More important than the military traditions that Korea adopted from China was the influence of the Confucian tradition. Koreans embraced Confucianism so completely that Korea was in many ways more Confucian than was China itself. The only martial art that Confucius praised was archery, so it is not surprising that Korean archers are still famous for their skill. Martial arts in general were frowned upon, since Confucianism prized scholars more than warriors. Korean practice of the martial arts revived briefly during the Japanese invasions led by Toyotomi Hideyoshi (1536-1598) in 1592 and 1597, but once the Japanese were driven off, the practice of these arts again declined due to lack of attention at the royal court.

The Koreans continued to emulate Chinese military technique until the nineteenth century. The Korean military used the Chinese work Jixiao Xinshu (New topic for Effective Discipline) as their standard manual until the 1790s. Yi Dok-mu then produced his Mu Yei Do Bo Tong Ji (Illustrated Manual of Martial Arts), a Korean manual that drew from classical Chinese sources. The Mu Yei Do Bo Tong Ji included methods of unarmed combat called kwon-bop and distinguished between the External School of the Sorim Temple (Shaolin Temple) and the Internal School of Chang Songkae (Zhang Sanfeng in Mandarin), the legendary founder of Chinese internal styles (taijiquan).

By the 1890s, there seemed to be only three native martial arts of any great importance. Ssirum was still popular, as was archery, and there was also the street art of t’aek’kyon, which seems to have appeared around the 1790s. In its modern form, t’aek’kyon is an art emphasizing circular kicking, leg sweeps, and leg trapping followed by a throw. T’aek’kyon was discouraged among the intelligentsia, as it was associated with thugs and criminals.

In the late nineteenth century, Japanese influence gradually supplanted Chinese in Korea. In 1894, pro-Japanese members of the Korean cabinet invited the Japanese army to enter Korea and put down a revolt. The Japanese put down the revolt but then refused to leave, which led to the Sino-Japanese War of 1894. China came to the aid of Korea, one of its tributary states, but was defeated. The Japanese retained their grip on Korea. Japanese agents murdered Queen Min in 1896, and King Kojong fled the palace and was sheltered in the Russian legation for nearly a year. Russian influence in Korea was ended by the Russo-Japanese War (1904-1905), at which point the United States tacitly recognized Japanese control of Korea with the Taft-Katsura Memorandum (1905). The Japanese forced the Korean king to abdicate in 1907. A Korean assassinated Prince Hirobumi Ito of Japan in 1909, but in 1910 Japan officially annexed Korea.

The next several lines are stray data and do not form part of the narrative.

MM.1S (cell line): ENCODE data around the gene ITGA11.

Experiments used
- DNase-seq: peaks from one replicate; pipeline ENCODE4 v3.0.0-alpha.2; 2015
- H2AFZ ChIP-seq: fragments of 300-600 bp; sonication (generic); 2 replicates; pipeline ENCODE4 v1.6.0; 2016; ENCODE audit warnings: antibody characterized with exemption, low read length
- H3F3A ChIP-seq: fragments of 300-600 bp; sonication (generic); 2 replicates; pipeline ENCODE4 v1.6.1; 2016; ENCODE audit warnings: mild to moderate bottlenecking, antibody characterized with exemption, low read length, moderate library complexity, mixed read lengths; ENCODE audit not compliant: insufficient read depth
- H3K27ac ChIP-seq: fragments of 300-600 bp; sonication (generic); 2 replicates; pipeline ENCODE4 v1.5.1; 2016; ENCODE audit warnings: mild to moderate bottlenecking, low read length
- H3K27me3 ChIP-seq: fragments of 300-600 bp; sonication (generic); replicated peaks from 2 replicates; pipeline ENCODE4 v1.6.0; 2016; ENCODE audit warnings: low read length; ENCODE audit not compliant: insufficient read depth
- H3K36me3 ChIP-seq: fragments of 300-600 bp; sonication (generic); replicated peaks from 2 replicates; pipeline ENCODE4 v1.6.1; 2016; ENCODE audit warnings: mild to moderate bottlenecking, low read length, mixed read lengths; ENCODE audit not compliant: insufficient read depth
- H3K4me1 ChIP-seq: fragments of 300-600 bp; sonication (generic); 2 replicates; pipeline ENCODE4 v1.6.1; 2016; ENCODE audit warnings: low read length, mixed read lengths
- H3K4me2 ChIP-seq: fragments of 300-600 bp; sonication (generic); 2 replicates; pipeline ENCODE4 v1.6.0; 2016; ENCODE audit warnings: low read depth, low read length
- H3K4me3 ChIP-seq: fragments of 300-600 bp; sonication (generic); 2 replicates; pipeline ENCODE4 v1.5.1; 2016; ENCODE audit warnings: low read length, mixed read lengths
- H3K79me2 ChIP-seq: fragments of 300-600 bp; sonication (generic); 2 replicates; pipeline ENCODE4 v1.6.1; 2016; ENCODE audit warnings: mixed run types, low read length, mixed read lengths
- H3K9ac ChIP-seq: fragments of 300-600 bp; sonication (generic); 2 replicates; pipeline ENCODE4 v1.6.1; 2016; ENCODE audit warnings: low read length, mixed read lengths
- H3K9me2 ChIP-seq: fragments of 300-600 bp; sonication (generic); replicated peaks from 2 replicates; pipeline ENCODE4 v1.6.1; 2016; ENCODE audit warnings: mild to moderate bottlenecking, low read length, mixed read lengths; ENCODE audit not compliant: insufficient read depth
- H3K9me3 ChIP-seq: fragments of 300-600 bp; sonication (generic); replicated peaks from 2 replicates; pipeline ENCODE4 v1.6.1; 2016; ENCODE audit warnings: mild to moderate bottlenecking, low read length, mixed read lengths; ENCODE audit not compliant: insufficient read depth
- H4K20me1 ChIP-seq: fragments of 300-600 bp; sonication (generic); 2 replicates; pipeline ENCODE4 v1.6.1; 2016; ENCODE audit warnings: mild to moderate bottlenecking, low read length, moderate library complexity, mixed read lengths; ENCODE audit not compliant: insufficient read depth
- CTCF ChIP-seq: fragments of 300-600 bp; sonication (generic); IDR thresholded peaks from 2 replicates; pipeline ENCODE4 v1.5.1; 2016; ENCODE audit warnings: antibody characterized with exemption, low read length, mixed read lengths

Japan was determined to turn Korea into a Japanese colony. The Japanese established segregated Korean and Japanese public schools, with the Koreans receiving an inferior education. Thousands of Koreans were killed after making a Declaration of Independence in 1919, believing that American commitment to self-government would bring the United States to their side. It did not. Japanese control tightened over the years. The Japanese language was taught in the schools rather than Korean, and many Koreans raised in that era never learned to read the Korean language. During World War II, the Japanese took over half a million Koreans to Japan as laborers, primarily in mining and in heavy industry, where American bombing was taking its toll. Sixty thousand of these forced laborers died in Japan during the war. Back home, the Japanese army forced Korean women to serve as “comfort women” (prostitutes) for the soldiers. The Japanese were in absolute control of Korea from 1910 to 1945.

Junior high school students compete in a taekwondo tournament in Seoul, Korea, 1986.

Junior high school students compete in a taekwondo tournament in Seoul, Korea, 1986.

Korean youth were forcibly indoctrinated with Japanese culture, including the Japanese martial arts. Judo (in Korean, yudo) was introduced through the Seoul YMCA in 1909. Both judo and kendo (kumdo) were taught in the Japanese-controlled schools. Ssirum competition continued in Korea until the Japanese attack on Pearl Harbor, but was then outlawed. T’aek’kyon was outlawed for most of the occupation, although Song Dok-ki (1893-1987) and others continued to train in secret.